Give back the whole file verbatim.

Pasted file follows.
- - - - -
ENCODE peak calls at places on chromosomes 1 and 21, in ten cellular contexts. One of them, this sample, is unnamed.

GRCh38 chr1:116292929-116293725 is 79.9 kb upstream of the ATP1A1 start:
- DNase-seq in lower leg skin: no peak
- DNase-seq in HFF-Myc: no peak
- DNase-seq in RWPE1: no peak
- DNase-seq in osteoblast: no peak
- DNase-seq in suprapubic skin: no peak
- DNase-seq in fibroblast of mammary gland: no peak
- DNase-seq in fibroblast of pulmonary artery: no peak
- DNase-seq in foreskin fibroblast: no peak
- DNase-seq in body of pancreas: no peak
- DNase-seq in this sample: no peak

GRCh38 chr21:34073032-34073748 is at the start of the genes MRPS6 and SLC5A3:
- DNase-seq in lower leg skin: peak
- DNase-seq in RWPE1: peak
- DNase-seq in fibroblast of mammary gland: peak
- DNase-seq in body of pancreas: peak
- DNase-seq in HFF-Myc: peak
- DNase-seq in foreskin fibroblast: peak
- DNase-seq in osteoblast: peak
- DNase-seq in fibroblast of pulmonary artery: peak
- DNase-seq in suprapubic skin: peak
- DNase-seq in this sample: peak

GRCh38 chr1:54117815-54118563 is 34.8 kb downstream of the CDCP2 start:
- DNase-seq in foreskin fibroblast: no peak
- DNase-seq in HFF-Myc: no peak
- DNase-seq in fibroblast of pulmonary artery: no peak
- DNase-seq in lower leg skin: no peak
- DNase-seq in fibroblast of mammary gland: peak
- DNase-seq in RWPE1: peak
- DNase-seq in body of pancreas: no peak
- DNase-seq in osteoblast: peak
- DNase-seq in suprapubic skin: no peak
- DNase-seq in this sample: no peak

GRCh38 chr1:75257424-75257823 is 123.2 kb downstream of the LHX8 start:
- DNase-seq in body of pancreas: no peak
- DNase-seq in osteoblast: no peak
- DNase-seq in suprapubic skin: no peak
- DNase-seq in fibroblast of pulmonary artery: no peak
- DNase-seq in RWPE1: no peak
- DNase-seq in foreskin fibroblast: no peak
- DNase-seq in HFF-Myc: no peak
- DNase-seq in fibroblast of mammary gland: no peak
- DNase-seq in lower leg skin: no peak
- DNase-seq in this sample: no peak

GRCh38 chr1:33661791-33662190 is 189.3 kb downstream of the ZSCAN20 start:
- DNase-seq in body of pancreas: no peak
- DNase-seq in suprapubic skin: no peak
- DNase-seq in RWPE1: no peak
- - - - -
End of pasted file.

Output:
ENCODE peak calls at places on chromosomes 1 and 21, in ten cellular contexts. One of them, this sample, is unnamed.

GRCh38 chr1:116292929-116293725 is 79.9 kb upstream of the ATP1A1 start:
- DNase-seq in lower leg skin: no peak
- DNase-seq in HFF-Myc: no peak
- DNase-seq in RWPE1: no peak
- DNase-seq in osteoblast: no peak
- DNase-seq in suprapubic skin: no peak
- DNase-seq in fibroblast of mammary gland: no peak
- DNase-seq in fibroblast of pulmonary artery: no peak
- DNase-seq in foreskin fibroblast: no peak
- DNase-seq in body of pancreas: no peak
- DNase-seq in this sample: no peak

GRCh38 chr21:34073032-34073748 is at the start of the genes MRPS6 and SLC5A3:
- DNase-seq in lower leg skin: peak
- DNase-seq in RWPE1: peak
- DNase-seq in fibroblast of mammary gland: peak
- DNase-seq in body of pancreas: peak
- DNase-seq in HFF-Myc: peak
- DNase-seq in foreskin fibroblast: peak
- DNase-seq in osteoblast: peak
- DNase-seq in fibroblast of pulmonary artery: peak
- DNase-seq in suprapubic skin: peak
- DNase-seq in this sample: peak

GRCh38 chr1:54117815-54118563 is 34.8 kb downstream of the CDCP2 start:
- DNase-seq in foreskin fibroblast: no peak
- DNase-seq in HFF-Myc: no peak
- DNase-seq in fibroblast of pulmonary artery: no peak
- DNase-seq in lower leg skin: no peak
- DNase-seq in fibroblast of mammary gland: peak
- DNase-seq in RWPE1: peak
- DNase-seq in body of pancreas: no peak
- DNase-seq in osteoblast: peak
- DNase-seq in suprapubic skin: no peak
- DNase-seq in this sample: no peak

GRCh38 chr1:75257424-75257823 is 123.2 kb downstream of the LHX8 start:
- DNase-seq in body of pancreas: no peak
- DNase-seq in osteoblast: no peak
- DNase-seq in suprapubic skin: no peak
- DNase-seq in fibroblast of pulmonary artery: no peak
- DNase-seq in RWPE1: no peak
- DNase-seq in foreskin fibroblast: no peak
- DNase-seq in HFF-Myc: no peak
- DNase-seq in fibroblast of mammary gland: no peak
- DNase-seq in lower leg skin: no peak
- DNase-seq in this sample: no peak

GRCh38 chr1:33661791-33662190 is 189.3 kb downstream of the ZSCAN20 start:
- DNase-seq in body of pancreas: no peak
- DNase-seq in suprapubic skin: no peak
- DNase-seq in RWPE1: no peak